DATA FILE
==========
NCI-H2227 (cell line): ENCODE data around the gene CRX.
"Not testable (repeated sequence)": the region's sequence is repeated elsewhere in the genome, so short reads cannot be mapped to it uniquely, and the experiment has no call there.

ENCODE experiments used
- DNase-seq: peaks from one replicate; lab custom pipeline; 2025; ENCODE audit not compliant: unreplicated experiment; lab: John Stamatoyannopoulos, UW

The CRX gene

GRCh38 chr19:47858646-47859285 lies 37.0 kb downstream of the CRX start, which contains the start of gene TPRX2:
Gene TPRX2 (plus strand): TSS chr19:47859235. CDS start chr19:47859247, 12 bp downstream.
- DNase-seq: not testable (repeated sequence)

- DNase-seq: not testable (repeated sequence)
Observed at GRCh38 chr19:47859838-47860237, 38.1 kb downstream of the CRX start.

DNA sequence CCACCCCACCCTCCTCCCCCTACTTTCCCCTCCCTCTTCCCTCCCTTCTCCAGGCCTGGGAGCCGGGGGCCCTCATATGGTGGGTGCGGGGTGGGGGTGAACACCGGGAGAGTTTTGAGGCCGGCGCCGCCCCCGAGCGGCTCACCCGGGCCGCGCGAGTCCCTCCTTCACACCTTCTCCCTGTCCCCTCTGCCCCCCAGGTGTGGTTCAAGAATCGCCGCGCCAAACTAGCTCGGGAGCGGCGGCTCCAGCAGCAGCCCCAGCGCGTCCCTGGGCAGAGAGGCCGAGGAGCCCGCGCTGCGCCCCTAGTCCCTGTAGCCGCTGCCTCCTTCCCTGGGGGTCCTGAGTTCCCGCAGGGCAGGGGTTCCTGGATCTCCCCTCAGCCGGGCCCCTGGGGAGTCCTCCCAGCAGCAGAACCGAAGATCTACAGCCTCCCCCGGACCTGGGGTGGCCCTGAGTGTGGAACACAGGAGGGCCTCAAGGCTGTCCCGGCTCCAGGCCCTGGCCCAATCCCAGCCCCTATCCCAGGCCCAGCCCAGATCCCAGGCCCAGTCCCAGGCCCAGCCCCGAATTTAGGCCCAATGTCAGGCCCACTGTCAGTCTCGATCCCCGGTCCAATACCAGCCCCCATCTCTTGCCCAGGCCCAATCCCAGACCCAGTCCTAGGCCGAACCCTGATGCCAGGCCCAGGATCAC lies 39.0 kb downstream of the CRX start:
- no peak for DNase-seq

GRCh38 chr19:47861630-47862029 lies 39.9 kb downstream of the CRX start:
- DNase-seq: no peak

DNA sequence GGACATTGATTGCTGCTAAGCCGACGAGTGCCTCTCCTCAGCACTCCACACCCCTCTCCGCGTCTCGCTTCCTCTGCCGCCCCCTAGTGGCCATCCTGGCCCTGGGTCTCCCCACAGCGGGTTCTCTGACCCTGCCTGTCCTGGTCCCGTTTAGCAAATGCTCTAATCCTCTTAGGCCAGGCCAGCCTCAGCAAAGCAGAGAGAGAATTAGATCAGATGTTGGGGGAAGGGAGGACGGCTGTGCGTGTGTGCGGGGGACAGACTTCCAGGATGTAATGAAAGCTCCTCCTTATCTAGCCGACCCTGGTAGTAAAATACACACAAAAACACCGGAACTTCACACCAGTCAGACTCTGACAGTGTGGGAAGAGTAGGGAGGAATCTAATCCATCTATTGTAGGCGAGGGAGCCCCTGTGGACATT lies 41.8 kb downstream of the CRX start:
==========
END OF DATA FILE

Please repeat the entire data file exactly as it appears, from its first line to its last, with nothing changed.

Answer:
NCI-H2227 (cell line): ENCODE data around the gene CRX.
"Not testable (repeated sequence)": the region's sequence is repeated elsewhere in the genome, so short reads cannot be mapped to it uniquely, and the experiment has no call there.

ENCODE experiments used
- DNase-seq: peaks from one replicate; lab custom pipeline; 2025; ENCODE audit not compliant: unreplicated experiment; lab: John Stamatoyannopoulos, UW

The CRX gene

GRCh38 chr19:47858646-47859285 lies 37.0 kb downstream of the CRX start, which contains the start of gene TPRX2:
Gene TPRX2 (plus strand): TSS chr19:47859235. CDS start chr19:47859247, 12 bp downstream.
- DNase-seq: not testable (repeated sequence)

- DNase-seq: not testable (repeated sequence)
Observed at GRCh38 chr19:47859838-47860237, 38.1 kb downstream of the CRX start.

DNA sequence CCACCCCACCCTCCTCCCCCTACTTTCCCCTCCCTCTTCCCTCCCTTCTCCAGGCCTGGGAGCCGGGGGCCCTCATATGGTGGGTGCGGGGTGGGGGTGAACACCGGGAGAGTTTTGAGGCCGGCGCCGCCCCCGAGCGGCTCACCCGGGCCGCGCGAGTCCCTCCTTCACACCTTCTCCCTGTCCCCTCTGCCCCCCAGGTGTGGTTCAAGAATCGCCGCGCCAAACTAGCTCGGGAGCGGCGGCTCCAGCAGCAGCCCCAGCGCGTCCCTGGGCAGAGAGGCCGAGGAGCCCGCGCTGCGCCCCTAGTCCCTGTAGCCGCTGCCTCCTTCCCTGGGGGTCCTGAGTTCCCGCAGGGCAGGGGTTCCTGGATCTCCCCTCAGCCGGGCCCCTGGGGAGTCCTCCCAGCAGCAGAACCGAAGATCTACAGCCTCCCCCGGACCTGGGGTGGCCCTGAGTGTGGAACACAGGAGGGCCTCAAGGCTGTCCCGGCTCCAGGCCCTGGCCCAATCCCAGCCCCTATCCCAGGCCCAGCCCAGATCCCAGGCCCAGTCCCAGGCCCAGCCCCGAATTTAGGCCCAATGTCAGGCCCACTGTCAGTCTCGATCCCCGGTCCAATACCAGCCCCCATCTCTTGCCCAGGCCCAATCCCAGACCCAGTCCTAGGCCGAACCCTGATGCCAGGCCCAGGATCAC lies 39.0 kb downstream of the CRX start:
- no peak for DNase-seq

GRCh38 chr19:47861630-47862029 lies 39.9 kb downstream of the CRX start:
- DNase-seq: no peak

DNA sequence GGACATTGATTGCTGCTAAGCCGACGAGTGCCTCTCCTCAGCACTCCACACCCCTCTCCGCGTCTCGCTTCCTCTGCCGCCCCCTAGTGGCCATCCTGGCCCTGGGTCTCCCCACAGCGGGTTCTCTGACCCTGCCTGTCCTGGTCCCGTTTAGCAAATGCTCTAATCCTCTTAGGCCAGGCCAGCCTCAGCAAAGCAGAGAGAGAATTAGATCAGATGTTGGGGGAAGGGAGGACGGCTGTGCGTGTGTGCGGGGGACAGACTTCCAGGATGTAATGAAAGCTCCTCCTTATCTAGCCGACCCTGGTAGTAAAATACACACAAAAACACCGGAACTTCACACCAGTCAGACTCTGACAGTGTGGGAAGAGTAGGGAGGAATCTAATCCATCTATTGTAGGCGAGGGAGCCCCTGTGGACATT lies 41.8 kb downstream of the CRX start: